The 8.5 "Challenge season" has started and will wrap up in early Summer, 2014. Best performers from the 8.5 Challenges will be invited to co-author a Challenge-specific paper for submission to a scientific journal and to present their winning Challenge model at the 2014 DREAM conference (date and location to be determined).

To register for a Challenge, read details and get started, please go to https://www.synapse.org/#!Challenges:DREAM8.5


Gustavo Stolovitzky and Stephen Friend (co-chairs)
On Behalf of the DREAM8.5 Challenge Organizers

URL: https://www.synapse.org/#!Challenges:DREAM8.5

Contact Person: Gustavo Stolovitzky and Stephen Friend (dream8.5challenges@sagebase.org)

Monday, November 11, 2013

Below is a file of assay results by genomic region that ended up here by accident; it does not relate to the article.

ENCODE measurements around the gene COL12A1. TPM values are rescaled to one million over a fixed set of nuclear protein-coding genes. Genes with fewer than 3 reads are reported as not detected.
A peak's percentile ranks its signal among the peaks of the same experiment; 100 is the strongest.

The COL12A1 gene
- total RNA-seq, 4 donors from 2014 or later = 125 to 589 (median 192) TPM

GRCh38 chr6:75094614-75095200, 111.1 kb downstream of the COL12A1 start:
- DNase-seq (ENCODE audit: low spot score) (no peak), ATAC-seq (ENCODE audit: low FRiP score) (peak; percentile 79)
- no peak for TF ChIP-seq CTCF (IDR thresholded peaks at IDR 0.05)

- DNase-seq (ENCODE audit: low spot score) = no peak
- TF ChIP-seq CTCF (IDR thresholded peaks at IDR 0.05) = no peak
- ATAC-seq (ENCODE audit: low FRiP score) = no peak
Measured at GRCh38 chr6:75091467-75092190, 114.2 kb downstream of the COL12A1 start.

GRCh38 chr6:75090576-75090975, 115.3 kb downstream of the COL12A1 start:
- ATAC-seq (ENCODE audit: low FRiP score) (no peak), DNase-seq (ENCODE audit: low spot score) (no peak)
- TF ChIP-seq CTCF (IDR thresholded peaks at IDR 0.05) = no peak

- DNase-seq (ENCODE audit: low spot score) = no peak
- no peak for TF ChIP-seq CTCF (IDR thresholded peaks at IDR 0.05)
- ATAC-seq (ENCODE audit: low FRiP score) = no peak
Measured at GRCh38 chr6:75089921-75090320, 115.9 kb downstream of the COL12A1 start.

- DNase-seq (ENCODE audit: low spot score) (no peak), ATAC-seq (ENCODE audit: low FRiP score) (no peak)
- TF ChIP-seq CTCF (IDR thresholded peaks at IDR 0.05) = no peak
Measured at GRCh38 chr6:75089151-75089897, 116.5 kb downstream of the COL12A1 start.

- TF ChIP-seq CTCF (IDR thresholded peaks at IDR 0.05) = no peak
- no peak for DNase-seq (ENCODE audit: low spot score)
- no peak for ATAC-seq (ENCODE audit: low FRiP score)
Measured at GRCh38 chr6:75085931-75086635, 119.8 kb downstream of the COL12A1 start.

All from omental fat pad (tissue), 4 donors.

Call for application to the EMBO practical course on Bioinformatics and Genomes Analyses

Announcement and Call for Application to the EMBO practical Course on Bioinformatics and Genomes Analyses
( http://events.embo.org/14-comparative-genomics/index.html ) that will take place in the Hellenic Pasteur Institute, Athens, Greece, 5 – 17 May, 2014.

The main objectives of this Practical Course are to strengthen skills of PhD students and young researchers in the domain of Bioinformatics and Genome Data Analyses on the use of advanced fundamental algorithms and their applications in genome studies.

The course topics will include theoretical and practical aspects in:
- Genomes comparisons,
- Evolutionary analyses (orthologs, paralogs and ancestral genomes inference),